What can people do to support your organization?
Absolutely. I think a very obvious and always needed one is a donation. We are so thankful to all of our donors. When we have a community who's mobilized to support this work it not only allows us to do the work but we also love it.
We talk internally all the time when we can get new donors and often times donors will leave a little note for us about why they donated or why this was important to them. And if you're listening (reading :), and you decide to donate, first thank you, but second if you have a note leave it. It'll go around the whole company and we talk about it and it gives us so much energy so that while we're over here trying to dedicate our time and our lives to this work that other people see it and other people appreciate it.
It not only allows us to help the kids, but it really helps us. And that's wonderful.
And the other thing, you can raise awareness around the issue, start talking about it with your family, with your colleagues. It's a hard issue to talk about and we need to have more inroads so that when we have good news we can share it with everyone and they'll know what we're talking about.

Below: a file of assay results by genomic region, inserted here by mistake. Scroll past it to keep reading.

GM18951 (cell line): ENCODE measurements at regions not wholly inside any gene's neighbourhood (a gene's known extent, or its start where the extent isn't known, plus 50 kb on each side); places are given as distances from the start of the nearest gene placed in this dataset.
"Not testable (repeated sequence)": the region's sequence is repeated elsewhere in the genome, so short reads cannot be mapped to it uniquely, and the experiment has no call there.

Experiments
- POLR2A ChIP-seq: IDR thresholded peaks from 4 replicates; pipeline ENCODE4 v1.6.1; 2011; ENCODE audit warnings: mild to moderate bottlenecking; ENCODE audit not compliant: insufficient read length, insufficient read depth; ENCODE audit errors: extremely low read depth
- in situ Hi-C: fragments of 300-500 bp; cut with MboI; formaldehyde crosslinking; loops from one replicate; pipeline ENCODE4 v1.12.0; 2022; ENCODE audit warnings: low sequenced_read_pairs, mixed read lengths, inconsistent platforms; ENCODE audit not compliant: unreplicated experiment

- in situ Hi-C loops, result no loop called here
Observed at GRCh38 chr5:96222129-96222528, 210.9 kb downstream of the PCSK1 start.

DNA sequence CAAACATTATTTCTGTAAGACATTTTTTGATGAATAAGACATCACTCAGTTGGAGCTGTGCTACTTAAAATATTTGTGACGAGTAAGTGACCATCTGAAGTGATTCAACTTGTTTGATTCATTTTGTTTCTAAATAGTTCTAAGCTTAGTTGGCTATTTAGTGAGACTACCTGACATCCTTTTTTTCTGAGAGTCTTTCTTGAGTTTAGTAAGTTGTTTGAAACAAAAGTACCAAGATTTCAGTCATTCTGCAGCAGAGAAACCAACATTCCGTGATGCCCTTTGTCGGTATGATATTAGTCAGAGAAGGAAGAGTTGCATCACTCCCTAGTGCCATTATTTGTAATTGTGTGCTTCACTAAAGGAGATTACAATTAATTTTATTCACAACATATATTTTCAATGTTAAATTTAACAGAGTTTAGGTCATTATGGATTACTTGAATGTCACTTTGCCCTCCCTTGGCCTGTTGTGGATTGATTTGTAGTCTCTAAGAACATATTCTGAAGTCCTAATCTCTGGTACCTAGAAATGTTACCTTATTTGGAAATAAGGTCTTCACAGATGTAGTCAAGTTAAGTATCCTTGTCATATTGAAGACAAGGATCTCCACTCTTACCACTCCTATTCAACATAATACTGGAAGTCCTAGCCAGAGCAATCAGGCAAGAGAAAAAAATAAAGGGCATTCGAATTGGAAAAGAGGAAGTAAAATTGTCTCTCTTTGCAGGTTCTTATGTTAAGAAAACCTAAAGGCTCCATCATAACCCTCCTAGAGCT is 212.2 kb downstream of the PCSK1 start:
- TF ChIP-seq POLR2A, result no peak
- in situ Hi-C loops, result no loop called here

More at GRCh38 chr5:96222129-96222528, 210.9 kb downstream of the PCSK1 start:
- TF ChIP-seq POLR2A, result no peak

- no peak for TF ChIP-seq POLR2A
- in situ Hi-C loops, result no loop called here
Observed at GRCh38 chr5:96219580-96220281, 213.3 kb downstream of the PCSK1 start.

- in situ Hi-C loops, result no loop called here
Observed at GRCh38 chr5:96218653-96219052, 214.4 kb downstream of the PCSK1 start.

As parents, how can we protect our children on the internet?
It is scary stuff. I think what we know about some of the worst of the worst abuse is very similar to what we already know about different types of family violence which is that oftentimes perpetrators already have access to children.
And so, one of the very common things is to continue to know the people in your children's lives. While there is an absolute danger of them meeting and connecting with someone online who you'll never know another problem is just making sure that people aren't able to interact with your children in a way that you're not comfortable with. And I think that's a very standard parenting tip. I'm not a parent, but we have a bunch of parents on staff. So, there's a lot of tried and true nature to that.